Brian Storseth

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Brian S. Storseth
Member of Parliament
for Westlock—St. Paul
Incumbent
Assumed office
2006
Preceded by David Chatters
Personal details
Born ( 1978-02-13) February 13, 1978 (age 36)
Barrhead
Political party Conservative
Spouse(s) Amel Storseth
Residence St. Paul
Profession Businessman, insurance agent

Brian S. Storseth (born 1978) is a businessman and Conservative politician in Alberta, Canada. He is the current MP for Westlock—St. Paul, having defeated his next nearest opponent by a margin of over 53% in the Canadian federal election, 2006.

Born in Barrhead, Alberta. Storseth studied political science at the University of Alberta, and at the age of 24 was elected to town council. He owned and operated his own business in St. Paul, Alberta and while at the University of Alberta worked in the office of the Speaker of the Legislative Assembly of Alberta.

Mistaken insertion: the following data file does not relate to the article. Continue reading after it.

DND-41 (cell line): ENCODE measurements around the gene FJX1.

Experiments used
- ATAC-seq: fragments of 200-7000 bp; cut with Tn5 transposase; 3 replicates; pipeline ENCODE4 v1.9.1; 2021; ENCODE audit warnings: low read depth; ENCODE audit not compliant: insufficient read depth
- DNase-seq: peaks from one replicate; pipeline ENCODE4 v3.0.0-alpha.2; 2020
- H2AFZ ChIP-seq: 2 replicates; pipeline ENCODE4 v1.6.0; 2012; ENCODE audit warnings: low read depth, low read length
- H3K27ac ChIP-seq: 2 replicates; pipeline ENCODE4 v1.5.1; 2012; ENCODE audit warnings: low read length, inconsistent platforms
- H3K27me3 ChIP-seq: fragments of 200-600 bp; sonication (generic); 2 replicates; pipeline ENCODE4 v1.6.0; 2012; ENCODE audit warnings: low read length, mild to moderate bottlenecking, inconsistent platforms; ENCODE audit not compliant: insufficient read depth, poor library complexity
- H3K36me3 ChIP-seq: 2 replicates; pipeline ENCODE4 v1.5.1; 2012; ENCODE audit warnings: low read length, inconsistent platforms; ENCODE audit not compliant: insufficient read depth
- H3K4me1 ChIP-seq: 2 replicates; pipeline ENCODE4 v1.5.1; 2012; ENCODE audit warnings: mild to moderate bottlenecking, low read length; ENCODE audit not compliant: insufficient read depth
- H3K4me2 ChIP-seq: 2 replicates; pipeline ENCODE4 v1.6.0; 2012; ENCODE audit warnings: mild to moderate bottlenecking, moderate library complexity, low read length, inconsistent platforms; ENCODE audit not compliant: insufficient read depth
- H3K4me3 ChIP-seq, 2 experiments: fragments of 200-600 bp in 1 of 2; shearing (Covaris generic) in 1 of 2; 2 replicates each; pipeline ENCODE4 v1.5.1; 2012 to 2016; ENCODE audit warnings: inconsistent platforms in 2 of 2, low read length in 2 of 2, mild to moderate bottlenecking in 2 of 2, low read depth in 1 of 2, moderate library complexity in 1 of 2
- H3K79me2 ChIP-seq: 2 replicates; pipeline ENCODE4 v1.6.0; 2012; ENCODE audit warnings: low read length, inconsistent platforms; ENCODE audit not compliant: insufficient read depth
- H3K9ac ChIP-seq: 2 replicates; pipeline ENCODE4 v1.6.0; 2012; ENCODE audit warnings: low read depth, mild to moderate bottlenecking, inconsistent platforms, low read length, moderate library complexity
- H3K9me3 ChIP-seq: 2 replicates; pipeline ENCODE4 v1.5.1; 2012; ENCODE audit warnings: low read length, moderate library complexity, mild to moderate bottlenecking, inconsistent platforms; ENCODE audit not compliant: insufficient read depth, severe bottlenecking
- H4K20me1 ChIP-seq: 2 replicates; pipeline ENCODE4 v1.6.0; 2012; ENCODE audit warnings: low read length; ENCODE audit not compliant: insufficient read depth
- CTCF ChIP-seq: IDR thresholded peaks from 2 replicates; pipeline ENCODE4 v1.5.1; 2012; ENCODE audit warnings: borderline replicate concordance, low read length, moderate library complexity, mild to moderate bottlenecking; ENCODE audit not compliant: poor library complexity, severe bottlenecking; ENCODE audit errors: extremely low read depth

Having served on the Aboriginal affairs committee, Brian Storseth is now serving as the only Alberta MP on the standing committee of Agriculture and Agri-food.

On September 30, 2011, during the 41st Parliament, Storseth introduced Private Member Bill C-304, titled An Act to amend the Canadian Human Rights Act (protecting freedom), repealing Section 13 of the Canadian Human Rights Act which had prohibited "the communication of hate messages by telephone or on the Internet". Bill C-304 received second reading on February 15, 2012, and in a free vote on June 6 was passed, 153-146, for third reading.[1]

The federal electoral district of Westlock-St Paul is replaced under the new Representation Order effective in 2015. The largest part of it will be included in the new Lakeland district, with other parts going to the districts of Sturgeon River, Fort McMurray-Cold Lake and Peace River-Westlock.

Brian Storseth has announced his intention to not seek re-election in the newly-formed Lakeland constituency at the expected 2015 general election. (Notice posted Thursday Aug 21 2014)

References[edit]

  1. ^ Fekete, Jason (June 7, 2012). "MPs vote to drop some hate-speech sections of Human Rights Act". The Vancouver Sun. Retrieved June 7, 2012. 

External links[edit]